Kevin Peacocke, CEO, APT Processing

MACIG Connect Series

During the downturn, APT Processing benefitted from a rise in artisanal mining throughout the continent.

How did APT fare the downturn in the mining sector?

We suffered in the downturn as well, everybody did. But we suffered less so because we are very broadly based. Our clients go from artisanal miners to the majors. The smaller players pay less attention to economic trends, they are mostly concerned about growing their businesses. There are hundreds of people like these and you need only reach a small fraction of them. Therefore, we have a division within our business especially for smaller clients, not only because it is the right thing to do but because they are very loyal and they always come back to us whenever they need us. In this regard, we have found a very specific niche and it is what got us through the tough times. Therefore, we can say that we used the slump to consolidate our business.

What new products have been introduced to grow APT’s business?

On the R&D side of things, we have our own labs where we perform the studies that the client needs. When a client comes to us with a problem, we always find a solution. We also use our labs to develop new products. In 2016, we launched new products for flotation techniques, specifically, what we call TriFloat, in essence a triangular flotation cell. By this method, you get a lot more effective usage of volume. We already have an order from miners in Tanzania for graphite and enquiries from Patagonia for fluorspar.

In which countries are you more active?

We are very active throughout Africa and also have customers in the Middle East. In West Africa we are very strong, particularly in Senegal, Guinea, Cote D’Ivoire and Ghana. South Africa is almost conspicuous by its absence in our portfolio because it is currently very conservative and non-explorative. We also have a broad client base from South American, Malaysian, European, Canadian and South American customers.

What is the strategy that you follow to reach out to smaller customers in new markets?

We receive a lot of enquiries from this sector and we have solutions to offer throughout. They often reach out to us with a problem and we find a tailored solution for them. The age of capital for mining development is dead but we offer the opportunity to grow the project internally through our systems and this is a great opportunity for them since once you kick-start the process, they are able to cover the expenditures from the resources that they have. Also, Europe is very important to us. The European Union has a vision for 2020 to have mining back in Europe and is allocating 90 billion euros to support mining. We just installed our first equipment in Scotland. Nobody knew there was a mine in Scotland but they have a gold mine. Initially, there was not enough capital for the project but the entrepreneurs reached out to us, an order was placed, and within three months they were already producing.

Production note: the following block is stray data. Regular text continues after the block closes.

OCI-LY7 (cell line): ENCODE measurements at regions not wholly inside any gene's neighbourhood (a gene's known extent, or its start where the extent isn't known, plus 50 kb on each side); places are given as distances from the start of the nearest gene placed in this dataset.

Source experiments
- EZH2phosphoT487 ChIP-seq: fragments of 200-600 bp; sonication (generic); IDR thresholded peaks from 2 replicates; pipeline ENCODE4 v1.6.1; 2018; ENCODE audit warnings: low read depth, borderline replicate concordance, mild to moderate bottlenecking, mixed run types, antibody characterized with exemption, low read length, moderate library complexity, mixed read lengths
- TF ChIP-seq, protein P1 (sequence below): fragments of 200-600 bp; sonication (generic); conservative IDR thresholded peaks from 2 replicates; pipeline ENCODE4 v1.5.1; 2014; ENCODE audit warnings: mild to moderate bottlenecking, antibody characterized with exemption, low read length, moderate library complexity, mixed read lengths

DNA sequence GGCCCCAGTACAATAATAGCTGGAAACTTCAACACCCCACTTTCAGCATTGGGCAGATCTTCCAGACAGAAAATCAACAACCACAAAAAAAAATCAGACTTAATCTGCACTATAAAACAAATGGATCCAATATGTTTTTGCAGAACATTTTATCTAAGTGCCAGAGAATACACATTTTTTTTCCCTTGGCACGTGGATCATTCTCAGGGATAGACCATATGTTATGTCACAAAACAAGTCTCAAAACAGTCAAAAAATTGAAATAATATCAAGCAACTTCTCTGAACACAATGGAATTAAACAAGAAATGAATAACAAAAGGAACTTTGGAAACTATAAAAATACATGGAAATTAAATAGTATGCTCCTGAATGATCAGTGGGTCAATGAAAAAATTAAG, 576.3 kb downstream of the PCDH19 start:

How have trends from APT’s bigger clients changed following the slump?

Almost all of the large projects are still on hold. A few are seeing the wisdom of targeting a more modest initial play, but by and large the search for capital is still the game plan, and this is not proving easy. I think we can say that the stall will extend for some time to come. We wish them all well through this difficult time and remain ready to assist them.

Have technical support and services fared better than new orders in recent years?

Not really, for a start, we design solutions that last, so support from the point of view of amelioration is not a big part of our business. What we lean on is on the growth of our clients’ businesses. To me, services and support are inherent, an initial duty. They are part of our ethos from the beginning of our relationships with clients. During the slump we actually experienced no drop in the number of enquiries. In fact, enquiries leading to quotes surpasses 400 last year.

Can you talk about the mining blog in APT’s website?

It was the idea of my daughter Lisa, who has a PR background. We use social media quite heavily and we have found it to be very useful. We have sold equipment to clients who reached us through Instagram. The blog is of topical interest. Every month I write an article on our products or the interests of our clients.

In which markets do you identify the greatest potential for your products?

The future belongs to the entrepreneurs. This is what is happening as the mining cycle shortens and investors react immediately to developments in the market. If the gold price goes up, our enquiries go up immediately as well. We therefore need to have a very rapid reaction time. This operational mechanism fits the entrepreneur as they are often fast-paced and want to get on the business before things change. There are a lot of European entrepreneurs coming into Africa. We are in touch with a lot of French and German entrepreneurs entering West Africa.

Can you provide some closing remarks for our readership?

2015 was the worst, 2016 was bad but 2017 is looking positive. We have now got rid of the elections that matter so the next year will be one of consolidation. At least one can plan ahead, which ultimately benefits the industry. Mining is risky but I believe that entrepreneurs will drive its growth.


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